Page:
Library renovation is leading the way in energy conservation, safety of library users

Changes are coming to the renovated main library that may not be as noticeable as the furniture in the new addition with lighter-colored wood and more contemporary lines. According to Library Project Manager Brenda Loewen, both old and new sections “will provide an improved thermal performance, reduce infiltration, and provide LEED points while maintaining the historic appearance.”

The library’s roof will have an R value (resistance to heat loss) of 30 instead of 20; walls below ground will be insulated where they had no insulation before, giving them an R value of  7.5; and spaces between double panes in windows will be filled with inert, non-poisonous, denser-than-air Argon gas to improve thermal insulation efficiency.

The building’s indoor environment will have separate ventilation and space conditioning systems operating independently instead of together as they have in the past. Decoupling ventilation from cooling and heating will provide better humidity control, a more comfortable environment, and low cooling and heating costs.

The library is also switching to high-efficiency LED lighting which is more easily and safely recycled than fluorescent rods containing mercury. LED light fixtures require much less power than incandescent and fluorescent fixtures and emit only a fraction of the heat, lowering demand for cooling.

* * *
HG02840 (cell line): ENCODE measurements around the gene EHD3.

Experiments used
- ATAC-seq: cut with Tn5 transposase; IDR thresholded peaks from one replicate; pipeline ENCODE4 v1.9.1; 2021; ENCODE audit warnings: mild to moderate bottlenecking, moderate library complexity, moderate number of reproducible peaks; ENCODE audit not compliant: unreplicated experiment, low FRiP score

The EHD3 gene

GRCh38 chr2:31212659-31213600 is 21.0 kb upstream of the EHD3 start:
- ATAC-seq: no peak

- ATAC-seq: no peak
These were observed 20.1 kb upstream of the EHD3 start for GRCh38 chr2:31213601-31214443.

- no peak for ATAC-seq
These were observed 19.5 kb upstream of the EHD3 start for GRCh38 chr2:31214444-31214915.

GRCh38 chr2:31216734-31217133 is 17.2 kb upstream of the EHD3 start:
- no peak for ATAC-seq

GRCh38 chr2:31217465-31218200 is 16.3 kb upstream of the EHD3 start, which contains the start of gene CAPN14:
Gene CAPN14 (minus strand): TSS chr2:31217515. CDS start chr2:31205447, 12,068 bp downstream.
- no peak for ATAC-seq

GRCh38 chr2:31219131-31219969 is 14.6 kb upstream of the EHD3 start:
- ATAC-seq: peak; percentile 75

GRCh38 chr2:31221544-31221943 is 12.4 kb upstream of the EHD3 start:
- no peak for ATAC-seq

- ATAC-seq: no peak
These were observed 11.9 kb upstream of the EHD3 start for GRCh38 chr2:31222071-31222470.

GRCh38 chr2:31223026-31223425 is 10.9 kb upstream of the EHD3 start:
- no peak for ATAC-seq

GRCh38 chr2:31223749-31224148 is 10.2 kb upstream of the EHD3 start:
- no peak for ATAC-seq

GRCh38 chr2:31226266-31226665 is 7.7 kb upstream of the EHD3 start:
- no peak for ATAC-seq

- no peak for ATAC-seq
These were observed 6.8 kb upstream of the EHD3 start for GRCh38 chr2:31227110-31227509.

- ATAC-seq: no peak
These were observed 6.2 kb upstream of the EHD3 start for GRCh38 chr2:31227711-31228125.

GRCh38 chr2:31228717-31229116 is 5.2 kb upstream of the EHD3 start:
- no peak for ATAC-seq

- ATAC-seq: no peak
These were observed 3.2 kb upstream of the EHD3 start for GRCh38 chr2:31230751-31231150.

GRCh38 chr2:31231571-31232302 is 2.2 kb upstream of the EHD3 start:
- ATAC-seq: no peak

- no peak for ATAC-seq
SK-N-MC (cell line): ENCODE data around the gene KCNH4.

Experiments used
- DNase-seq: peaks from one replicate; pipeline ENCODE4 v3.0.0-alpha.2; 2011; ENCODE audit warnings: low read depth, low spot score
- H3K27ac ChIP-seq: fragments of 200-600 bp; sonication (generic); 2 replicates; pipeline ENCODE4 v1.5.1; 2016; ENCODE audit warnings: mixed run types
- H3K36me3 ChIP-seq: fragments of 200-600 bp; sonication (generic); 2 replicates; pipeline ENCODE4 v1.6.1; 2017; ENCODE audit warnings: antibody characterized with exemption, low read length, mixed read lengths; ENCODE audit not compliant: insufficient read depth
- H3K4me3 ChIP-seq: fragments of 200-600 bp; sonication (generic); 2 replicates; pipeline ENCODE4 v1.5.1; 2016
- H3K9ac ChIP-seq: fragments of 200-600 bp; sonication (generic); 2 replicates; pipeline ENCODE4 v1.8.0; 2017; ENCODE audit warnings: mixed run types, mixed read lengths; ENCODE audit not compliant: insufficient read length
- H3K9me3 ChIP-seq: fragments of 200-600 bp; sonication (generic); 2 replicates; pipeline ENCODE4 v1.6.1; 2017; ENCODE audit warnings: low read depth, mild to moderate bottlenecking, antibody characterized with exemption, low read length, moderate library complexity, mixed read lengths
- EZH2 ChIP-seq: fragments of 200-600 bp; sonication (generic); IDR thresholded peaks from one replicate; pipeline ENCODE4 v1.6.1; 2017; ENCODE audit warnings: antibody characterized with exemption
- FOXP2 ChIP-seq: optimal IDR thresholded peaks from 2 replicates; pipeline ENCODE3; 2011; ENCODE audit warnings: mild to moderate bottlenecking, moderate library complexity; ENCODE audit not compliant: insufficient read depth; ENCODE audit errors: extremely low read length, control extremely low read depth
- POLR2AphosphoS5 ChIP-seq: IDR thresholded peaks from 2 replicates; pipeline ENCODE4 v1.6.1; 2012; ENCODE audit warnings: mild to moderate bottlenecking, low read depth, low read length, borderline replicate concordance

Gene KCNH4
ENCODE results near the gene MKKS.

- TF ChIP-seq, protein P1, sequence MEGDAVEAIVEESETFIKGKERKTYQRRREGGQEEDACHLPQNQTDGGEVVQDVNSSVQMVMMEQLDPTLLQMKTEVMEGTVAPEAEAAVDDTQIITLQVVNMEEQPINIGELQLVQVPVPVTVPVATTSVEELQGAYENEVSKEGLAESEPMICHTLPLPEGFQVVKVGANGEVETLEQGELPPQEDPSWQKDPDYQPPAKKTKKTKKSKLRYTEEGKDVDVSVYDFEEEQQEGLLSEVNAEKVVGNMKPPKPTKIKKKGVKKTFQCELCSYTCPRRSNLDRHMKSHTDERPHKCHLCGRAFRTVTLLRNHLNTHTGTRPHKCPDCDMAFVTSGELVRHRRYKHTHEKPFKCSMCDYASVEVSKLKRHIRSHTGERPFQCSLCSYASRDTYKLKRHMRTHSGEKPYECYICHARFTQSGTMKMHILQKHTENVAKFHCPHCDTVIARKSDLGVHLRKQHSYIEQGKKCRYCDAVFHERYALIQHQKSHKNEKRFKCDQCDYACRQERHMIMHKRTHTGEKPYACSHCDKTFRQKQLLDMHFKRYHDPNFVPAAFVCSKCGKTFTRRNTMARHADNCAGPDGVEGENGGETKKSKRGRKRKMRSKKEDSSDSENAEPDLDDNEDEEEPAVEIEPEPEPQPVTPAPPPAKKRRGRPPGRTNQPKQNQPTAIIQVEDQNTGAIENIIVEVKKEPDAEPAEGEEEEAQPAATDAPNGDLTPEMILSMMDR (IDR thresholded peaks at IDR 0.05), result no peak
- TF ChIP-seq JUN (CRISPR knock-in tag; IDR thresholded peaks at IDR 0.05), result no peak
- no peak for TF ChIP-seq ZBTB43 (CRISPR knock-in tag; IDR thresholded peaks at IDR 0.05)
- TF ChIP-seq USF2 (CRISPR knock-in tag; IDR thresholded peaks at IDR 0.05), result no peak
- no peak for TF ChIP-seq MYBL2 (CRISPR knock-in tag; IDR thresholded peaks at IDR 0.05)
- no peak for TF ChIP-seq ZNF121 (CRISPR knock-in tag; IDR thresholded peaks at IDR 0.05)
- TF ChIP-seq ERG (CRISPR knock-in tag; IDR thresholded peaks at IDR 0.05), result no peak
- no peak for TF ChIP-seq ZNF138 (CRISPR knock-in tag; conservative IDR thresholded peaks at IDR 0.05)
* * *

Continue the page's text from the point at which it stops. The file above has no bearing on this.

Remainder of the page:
Bar graph showing how much less energy the library will use than the baseline amount required for LEED certification. The main reduction is in heating, over two thirds lower than the amount allowed by LEED.

Chart furnished by engineering consulting firm Thornton Tomasetti, showing the projected reduction in energy usage in the new library design beyond LEED baseline certification requirements.

The upgrades to library environmental controls will reduce Energy Use Intensity (EUI) — measured in thousands of BTUs per square foot per year — beyond what is required for LEED certification. According to engineering consulting firm Thornton Tomasetti, the library’s improved energy efficiency will achieve a goal of 40.9k BTUs per square foot per year, exceeding the LEED baseline requirement of 67.9k. The greatest reduction will be in heating, where the library will use only 8k BTUs per square foot per year — less than a third of the energy LEED allows!

Tomasetti has also created a “red list” of 5 banned chemicals linked to cancer, birth defects, infertility, asthma, and other sensitivities. If building materials or furnishings contain any one of the five listed chemicals (halogenated flame retardants, formaldehyde, bisphenol A (BPA), phthalates, polyvinyl chloride (PVC), or lead) they will not be used.

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